Those that spend lots of time in the gym can't do those things too? Only people that do those things are valid people to follow? I don't have a single certification, and likely never will unless I want a job in a gym. Does that mean the people with PhD's, CSCS's, (insert whatever certifications are considered at the top in the field here) who have hired me to help them were stupid? Should my followers stop following me and should everyone discount everything I've ever said? Maybe people shouldn't be judged based on how much time they spend in the gym, whether or not they post shirtless pics on IG, or what certifications they have. Maybe people should be judged on the content of their character and merit of their advice? I guess a world like that is just a dream though.
"Sure, dedication is great. But what if people don’t want to always be dedicated? Or sacrifice their Friday and Saturday evenings at the gym instead of having happy hour with their girlfriends?"
What if going to the gym Friday and Saturday evenings is what makes someone happy? What if they have a goal that demands that, and they're willing to engage in that little thing called delayed gratification? I'm all for having fun on weekends, but I'm also not going to tell someone they're wrong for not having fun in pursuit of their goals. As I stated, dedication is relative to goals, and those with very large goals require more of it. Those with large goals aren't motivated by those that scoff at training instead of going out to drink.
"Personally, I’m a mid 20s woman who is trying to live in balance. Can you blame me? And in the past, I’m absolutely guilty of being motivated by such self-centered fitness icons because I deemed them “dedicated” and “hardcore.”"
What is balance in this context? It's a bit silly to start a sentence with the word personally and then act as if it applies to everyone else, especially in the context of the fitness field. Balance is not the same for everyone. And what is wrong with being motivated by insane dedication anyways? Insane dedication usually results in amazing results. The fact that the whole category of "fitness celebrities" she refers to exists is proof of this. There are people that know very little about nutrition and training, who are using very sub-optimal methods to achieve their goals, yet they still achieve them due to dedication and consistency. Regardless of how smart that is, why can't that be motivating? Someone doesn't have to fall for the bullshit advice these people give just to be motivated by their physique or results. I also don't see why they are assumed to be self-centered.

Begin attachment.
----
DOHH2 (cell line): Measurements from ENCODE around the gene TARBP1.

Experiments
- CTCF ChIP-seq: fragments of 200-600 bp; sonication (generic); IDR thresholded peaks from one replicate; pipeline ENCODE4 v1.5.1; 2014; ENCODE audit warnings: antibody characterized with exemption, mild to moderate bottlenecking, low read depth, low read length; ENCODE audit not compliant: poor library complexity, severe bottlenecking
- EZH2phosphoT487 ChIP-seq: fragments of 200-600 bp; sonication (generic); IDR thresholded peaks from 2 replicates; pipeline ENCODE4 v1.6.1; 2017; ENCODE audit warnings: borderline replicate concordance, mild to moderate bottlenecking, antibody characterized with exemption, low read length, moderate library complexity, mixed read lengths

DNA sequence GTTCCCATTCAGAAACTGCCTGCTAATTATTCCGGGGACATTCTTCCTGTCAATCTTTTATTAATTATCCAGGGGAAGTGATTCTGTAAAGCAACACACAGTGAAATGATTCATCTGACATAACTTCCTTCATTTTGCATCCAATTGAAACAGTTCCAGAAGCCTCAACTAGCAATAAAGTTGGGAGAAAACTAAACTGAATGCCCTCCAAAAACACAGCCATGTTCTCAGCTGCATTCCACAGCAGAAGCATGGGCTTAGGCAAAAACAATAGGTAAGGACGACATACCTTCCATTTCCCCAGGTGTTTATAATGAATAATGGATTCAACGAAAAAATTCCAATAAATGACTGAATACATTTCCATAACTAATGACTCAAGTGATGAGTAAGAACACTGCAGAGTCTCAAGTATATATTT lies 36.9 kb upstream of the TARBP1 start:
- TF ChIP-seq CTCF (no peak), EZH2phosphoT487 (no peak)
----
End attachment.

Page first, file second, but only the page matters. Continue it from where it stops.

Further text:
"And for most of these people, from the moment they wake up until the moment they go to bed, either #gainz, their next meal, or their next workout consumes their psyches."
What is this based on? For someone complaining about fitness icons not giving good advice there are a lot of seemingly baseless statements being made here. I'm not sure how one chooses to market themselves and the way they look reflects on their mental state. Maybe the author has a pubmed link that explains that.
"Ever thought that this all is actually DEMOTIVATING AS FUCK?"
It’s too much thinking, too many extremes, too much tupperware, too many supplements, and not enough enjoyment of what you love about life."
What if thinking, extremes, tupperware, and supplements are what someone enjoys in life? Is it that crazy that others can possibly value different things than we do? I personally would despise a life of being super dedicated to my physique ever single day. But I'm not pretentious enough to think that everyone else on the planet feels the same way I do. Sure, there are plenty of people that do fit the stereotype the author has talked about, but generalizing all people that value different things than her as that is a bit silly.
"Honoring your body and honing in on your personal fitness isn’t about the NO-EXCUSES-LET’S-MAKE-GAINS-BRO-AND-COOK-CHICKEN-AND-TAKE-L-CARNITINE-5-SECONDS-BEFORE-BICEP-CURLS mindset.